fraud scheme with Bergrin; and
- -- Sundiata Koontz in the same alleged mortgage fraud.
- The indictment alleges that in November 2003:
- "Bergrin received the name of a confidential federal
informant, who went by the name Kemo, from a client, William Baskerville,
and passed along the name to Baskerville's drug trafficking associates."
He was also arrested on federal drugs trafficking charges.
- "Bergrin allegedly told the drug traffickers....that
if the informant (was) killed, (he) could get Baskerville out of jail and
derail the federal prosecution....On March 4, 2004, Anthony Young (allegedly
at the behest of Bergrin) shot the informant three times in the back of
- From "at least....June 2008 through December 2008,
Estevez, Bergrin and Moran schemed to locate and kill a number of witnesses
that they believed intended (to) testify against Estevez."
- Begrin's Involvement in Defending Operation Iron Triangle
- Lawyers who target high officials risk becoming victims
of the system they challenge. Paul Bergrin is the latest, not for any crimes,
but for threatening the wrong people - Col. Steele and high administration
officials, including Donald Rumsfeld, Alberto Gonzales, George Bush and
- It's no coincidence that he was arrested one week before
Pfc. Clagett's trial, then a second time after he announced he'd target
Rumsfeld for perjury regarding his sworn testimony about Abu Ghraib torture
- He got court permission for Steele to testify, something
Washington wouldn't allow to avoid implicating higher-ups instead of "rotten
apples" to be sacrificed. Had he done so, imagine the possibilities,
including testimony from his second in command, Lt. Col. Nathaniel Johnson,
calling him a "toxic leader;" that he used "kill boards,"
wanted a big body count, and in one pre-deployment speech told his troops:
- "....where we're going they could not send a bunch
of Girl Scouts and left-handed midgets to do what needs to be done....This
is real, and the guy who is going to win on the battlefield is the one
who gets violent the fastest. (So here's what) I want you to know. Number
One, anytime you fight, anytime you fight, you always kill the other son-of-a-bitch.
Always. Do not let him live today, so he will fight you tomorrow. Kill
him today....when you walk out that gate, fly out that gate, drive out
that gate, I expect you to look like a killer....Man, it's time to go hunting....You
are the hunter, you are the predator, you are looking for the prey, and
- In his journey into the "Heart of Darkness,"
Joseph Conrad wrote:
- "one comes to hate those savages....hate them to
the death....Exterminate all the brutes!" In exhorting his troops,
Steele called them "predators" and Iraqis "prey." His
order - kill them for a big body count.
- In appealing his November 9, 2005 - November 8, 2006
evaluation report preventing his promotion to full Colonel, Johnson added:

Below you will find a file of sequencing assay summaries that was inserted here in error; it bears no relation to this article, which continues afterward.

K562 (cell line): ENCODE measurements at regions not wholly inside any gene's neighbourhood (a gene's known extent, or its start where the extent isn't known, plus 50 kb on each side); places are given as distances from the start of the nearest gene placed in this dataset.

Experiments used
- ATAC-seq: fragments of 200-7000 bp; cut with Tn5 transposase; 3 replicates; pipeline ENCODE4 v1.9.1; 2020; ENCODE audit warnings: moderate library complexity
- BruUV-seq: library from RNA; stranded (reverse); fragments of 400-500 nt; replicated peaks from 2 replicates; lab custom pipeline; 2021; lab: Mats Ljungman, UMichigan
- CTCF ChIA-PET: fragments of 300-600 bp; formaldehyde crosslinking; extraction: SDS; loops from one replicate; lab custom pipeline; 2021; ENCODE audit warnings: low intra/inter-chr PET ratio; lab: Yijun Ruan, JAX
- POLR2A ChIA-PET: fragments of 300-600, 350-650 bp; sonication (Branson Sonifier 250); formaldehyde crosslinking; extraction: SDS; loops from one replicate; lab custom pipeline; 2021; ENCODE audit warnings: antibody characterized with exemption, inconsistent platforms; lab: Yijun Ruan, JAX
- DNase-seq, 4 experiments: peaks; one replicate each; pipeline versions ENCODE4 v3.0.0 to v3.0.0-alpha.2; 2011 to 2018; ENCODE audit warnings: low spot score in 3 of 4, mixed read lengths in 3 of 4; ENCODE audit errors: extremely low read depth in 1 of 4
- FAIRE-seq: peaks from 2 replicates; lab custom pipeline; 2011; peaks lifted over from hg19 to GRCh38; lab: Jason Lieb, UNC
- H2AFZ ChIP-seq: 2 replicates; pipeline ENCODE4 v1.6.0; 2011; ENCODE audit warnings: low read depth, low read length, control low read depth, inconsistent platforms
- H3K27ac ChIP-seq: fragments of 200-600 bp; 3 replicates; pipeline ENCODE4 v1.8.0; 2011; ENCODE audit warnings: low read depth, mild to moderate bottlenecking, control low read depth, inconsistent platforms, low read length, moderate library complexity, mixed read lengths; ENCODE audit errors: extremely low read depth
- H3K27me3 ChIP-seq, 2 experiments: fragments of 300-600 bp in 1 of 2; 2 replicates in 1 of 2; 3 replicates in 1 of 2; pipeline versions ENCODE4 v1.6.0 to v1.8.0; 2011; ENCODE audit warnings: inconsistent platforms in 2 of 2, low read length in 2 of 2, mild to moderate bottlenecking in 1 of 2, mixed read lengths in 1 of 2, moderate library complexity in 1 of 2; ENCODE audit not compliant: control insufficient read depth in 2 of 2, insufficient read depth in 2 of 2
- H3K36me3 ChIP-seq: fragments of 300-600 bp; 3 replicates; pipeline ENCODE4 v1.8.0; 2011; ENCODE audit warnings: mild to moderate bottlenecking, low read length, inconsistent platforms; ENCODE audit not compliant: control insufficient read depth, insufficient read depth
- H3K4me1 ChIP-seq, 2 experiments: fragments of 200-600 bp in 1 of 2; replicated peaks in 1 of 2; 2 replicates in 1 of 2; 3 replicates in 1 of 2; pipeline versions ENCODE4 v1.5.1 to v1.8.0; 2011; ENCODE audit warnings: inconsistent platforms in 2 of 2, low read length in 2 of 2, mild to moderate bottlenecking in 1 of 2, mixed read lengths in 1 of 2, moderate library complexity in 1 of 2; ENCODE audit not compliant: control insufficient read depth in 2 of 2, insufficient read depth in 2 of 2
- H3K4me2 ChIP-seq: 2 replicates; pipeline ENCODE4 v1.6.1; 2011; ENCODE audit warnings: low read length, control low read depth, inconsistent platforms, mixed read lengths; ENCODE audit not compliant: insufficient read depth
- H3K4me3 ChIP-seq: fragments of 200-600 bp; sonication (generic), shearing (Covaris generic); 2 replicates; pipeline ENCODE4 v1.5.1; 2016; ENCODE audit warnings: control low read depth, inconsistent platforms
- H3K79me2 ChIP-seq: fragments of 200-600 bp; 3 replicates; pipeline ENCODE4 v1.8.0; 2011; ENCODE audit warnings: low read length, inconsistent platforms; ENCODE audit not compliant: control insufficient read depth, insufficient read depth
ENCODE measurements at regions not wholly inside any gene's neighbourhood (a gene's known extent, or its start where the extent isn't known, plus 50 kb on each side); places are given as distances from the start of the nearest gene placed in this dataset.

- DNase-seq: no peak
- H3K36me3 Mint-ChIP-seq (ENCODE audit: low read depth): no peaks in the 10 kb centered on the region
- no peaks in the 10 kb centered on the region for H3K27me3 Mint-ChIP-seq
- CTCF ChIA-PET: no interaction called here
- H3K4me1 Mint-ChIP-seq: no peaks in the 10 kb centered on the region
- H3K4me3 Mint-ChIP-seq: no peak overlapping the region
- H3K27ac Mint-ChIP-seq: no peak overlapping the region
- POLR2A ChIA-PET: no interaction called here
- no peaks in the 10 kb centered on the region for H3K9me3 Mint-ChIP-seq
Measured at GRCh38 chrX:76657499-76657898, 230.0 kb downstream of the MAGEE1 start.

- "Throughout the duration of my command tenure, Colonel
Steele's attitude toward me and my battalion created a dysfunction and
intentionally hostile command environment....(He) constantly articulated
his judgment and displeasure that my battalion was not being aggressive
enough toward the insurgents....He bullied and intimidated my company commanders
and questioned them behind my back." The four targeted soldiers "implicated
Colonel Steele (as a toxic leader), and he received a letter of reprimand
from the Corp Commander."
- Military documents, in fact, showed he acted illegally,
caused four Iron Triangle deaths, and got four soldiers convicted for their
commander's crime. Yet he escaped accountability with deputy division commander,
Brig. General Thomas Maffey, citing his "miscommunication" (of
the rules and) his honest belief of the correctness of the mission ROE."
- Senate Committee Blames Higher-Ups for Soldier Abuses
- The fall 2008 Levin-McCain Senate Armed Services Committee
Inquiry into the Treatment of Detainees in US Custody concluded that White
House officials, their lawyers, and top Pentagon commanders were responsible
for the Abu Ghraib abuses, not so-called "rotten apples." Still,
they were wrongly imprisoned and never exonerated, while administration
practices went unchallenged, and continue under a new president as official
- Yet on May 10, 2007, General David Petraeus, head of
US Central Command said:
- "What sets us apart from our enemies in this fight....is
how we behave. In everything we do, we must observe the standards and values
that dictate that we treat noncombatants and detainees with dignity and
respect. While we are warriors, we are also human beings."
- Then and now, he lied the way Israeli leaders do calling
the IDF "the "most moral army in the world," as they slaughter,
destroy, plunder, and commit the most unspeakable atrocities against anyone
who moves or is held in custody. Kill all the brutes, but if lawyers try
exposing them, they, in turn, are targeted by a government determined to
convict to warn others not to challenge state power even when it's lawless.
- Bergrin's First Bail Hearing - May 2009
- As expected, prosecutors lied in arguing for detention
pending trial, accusing Bergrin's law firm of being "specifically
designed to make money by manipulating the criminal justice system illegally
(by) manipulat(ing) witnesses, bribing (them), intimidating (and) killing
- "Mr. Bergrin provided information to assist the
hit man in identifying and locating these witness so that they could be
killed." An alleged recorded conversation supposedly said he "told
the hit man to make the hit look like a home invasion robbery, to put on
a ski mask and take all of the money, and that under no circumstances (make
it) look like a hit."
- "Mr. Bergrin (is also) on one million dollars cash
bail in connection with his charges in New York state for money laundering
- On November 23, 2009, the AP reported that he plead "not
guilty to bribery, drug, (and) prostitution charges." If he's released,
"the safety of every single witness in this case will be in jeopardy."
- In response, defense attorneys called prosecution charges